Lydon-Millwright, Inc. v. Ernest Bock & Sons, Inc.
2013 U.S. Dist. LEXIS 65019 (E.D. Pa. May 7, 2013)

This case arises out of a construction project at the Philadelphia International Airport to install a baggage handling system. Bock was the general contractor. Bock contracted Lydon to install the mechanical portion of the baggage handling system. The parties’ purchase order required Lydon to submit a release of liens and claims with each monthly payment application. Over the course of the project, Lydon submitted 54 payment applications, all of which contained the required release of liens and claims.

Lydon sued Bock for breach of contract and unjust enrichment, alleging that Bock breached its contract with Lydon by causing delays to Lydon’s work. Bock moved for summary judgment on Lydon’s claims based upon the releases that Lydon signed and submitted with its payment applications.

Despite finding that the release language unambiguously relinquished all of Lydon’s claims against Bock, the Court denied Bock’s motion. The Court found a disputed issue of fact as to whether Bock waived its right to rely on the releases. According to the Court, a jury could reasonably find that Bock’s actions in promising to pursue delay claims jointly with Lydon against other entitles involved in the project, and in trying to reach a settlement with Lydon, are inconsistent with an intent to rely on the releases.
The Court relied, in part, on evidence of the parties’ settlement communications. Bock argued that Federal Rule of Evidence 408 precluded the Court from doing so. The Court disagreed. It held that these settlement communications fell outside of Rule 408’s strictures because Lydon offered the evidence of settlement discussions to negate Bock’s reliance on the releases as a defense, not to directly support the underlying breach of contract claim.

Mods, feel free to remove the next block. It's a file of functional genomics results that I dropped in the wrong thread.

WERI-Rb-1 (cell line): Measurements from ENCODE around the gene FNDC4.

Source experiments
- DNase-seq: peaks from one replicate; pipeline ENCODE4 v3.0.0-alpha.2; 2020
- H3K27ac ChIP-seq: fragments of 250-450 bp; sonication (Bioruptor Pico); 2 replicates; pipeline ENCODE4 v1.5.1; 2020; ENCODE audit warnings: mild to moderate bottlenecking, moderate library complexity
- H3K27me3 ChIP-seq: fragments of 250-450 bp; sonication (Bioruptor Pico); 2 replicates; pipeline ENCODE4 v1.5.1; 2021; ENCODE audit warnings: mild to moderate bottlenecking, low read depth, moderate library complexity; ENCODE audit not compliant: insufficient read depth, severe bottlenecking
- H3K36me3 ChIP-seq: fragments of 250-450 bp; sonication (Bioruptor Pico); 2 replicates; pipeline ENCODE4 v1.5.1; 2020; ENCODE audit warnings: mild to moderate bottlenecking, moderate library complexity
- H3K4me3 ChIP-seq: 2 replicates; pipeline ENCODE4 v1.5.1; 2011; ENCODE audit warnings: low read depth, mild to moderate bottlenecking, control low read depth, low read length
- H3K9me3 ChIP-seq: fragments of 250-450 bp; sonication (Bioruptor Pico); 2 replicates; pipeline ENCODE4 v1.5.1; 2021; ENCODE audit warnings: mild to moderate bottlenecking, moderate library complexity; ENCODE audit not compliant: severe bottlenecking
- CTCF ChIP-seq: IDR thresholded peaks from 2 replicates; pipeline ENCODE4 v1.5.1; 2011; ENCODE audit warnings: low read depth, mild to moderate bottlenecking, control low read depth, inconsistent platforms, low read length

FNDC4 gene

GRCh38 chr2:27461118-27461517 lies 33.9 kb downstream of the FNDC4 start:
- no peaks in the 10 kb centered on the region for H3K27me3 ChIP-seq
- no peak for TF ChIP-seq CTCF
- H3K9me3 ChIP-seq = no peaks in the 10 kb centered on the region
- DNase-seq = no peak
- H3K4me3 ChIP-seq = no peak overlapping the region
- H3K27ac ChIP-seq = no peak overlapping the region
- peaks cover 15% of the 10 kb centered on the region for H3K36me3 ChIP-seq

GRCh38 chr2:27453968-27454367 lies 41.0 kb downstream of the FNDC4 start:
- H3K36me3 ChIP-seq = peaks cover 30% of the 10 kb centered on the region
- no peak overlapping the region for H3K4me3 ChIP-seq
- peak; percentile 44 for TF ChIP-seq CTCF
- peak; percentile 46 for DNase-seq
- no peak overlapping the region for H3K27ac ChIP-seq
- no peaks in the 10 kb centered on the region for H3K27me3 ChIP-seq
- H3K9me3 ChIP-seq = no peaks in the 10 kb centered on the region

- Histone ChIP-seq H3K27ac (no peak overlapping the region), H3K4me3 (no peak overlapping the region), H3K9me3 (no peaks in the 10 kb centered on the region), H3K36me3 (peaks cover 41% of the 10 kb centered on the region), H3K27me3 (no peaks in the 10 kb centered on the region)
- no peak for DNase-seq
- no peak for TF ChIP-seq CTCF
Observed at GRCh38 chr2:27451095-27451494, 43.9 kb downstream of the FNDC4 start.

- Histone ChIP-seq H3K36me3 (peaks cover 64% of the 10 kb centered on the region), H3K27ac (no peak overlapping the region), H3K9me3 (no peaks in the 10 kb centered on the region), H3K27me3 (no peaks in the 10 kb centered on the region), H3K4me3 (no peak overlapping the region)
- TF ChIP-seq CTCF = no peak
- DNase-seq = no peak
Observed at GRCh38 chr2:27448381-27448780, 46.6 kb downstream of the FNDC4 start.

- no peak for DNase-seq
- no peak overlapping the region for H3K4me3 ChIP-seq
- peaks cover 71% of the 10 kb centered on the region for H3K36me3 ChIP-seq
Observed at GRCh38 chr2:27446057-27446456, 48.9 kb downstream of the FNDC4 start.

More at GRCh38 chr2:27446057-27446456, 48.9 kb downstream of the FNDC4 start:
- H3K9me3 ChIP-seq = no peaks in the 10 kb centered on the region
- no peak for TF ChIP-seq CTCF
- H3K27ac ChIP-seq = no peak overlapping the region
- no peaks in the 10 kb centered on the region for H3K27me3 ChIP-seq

The Court noted that “use of compromise evidence is permissible in cases in which the compromise activities result in a waiver of or an estoppel to assert some procedural or substantive right.” Lydon alleged that Bock attempted to settle with Lydon, and that at no time prior to the lawsuit did Bock ever inform Lydon that its releases precluded it from pursuing claims against Bock. The court indicated that it would be an abuse of Rule 408 to allow one party during compromise negotiations to lead his opponent to believe that he will not enforce a limitation and then object when the opponent attempts to prove the waiver of that limitation.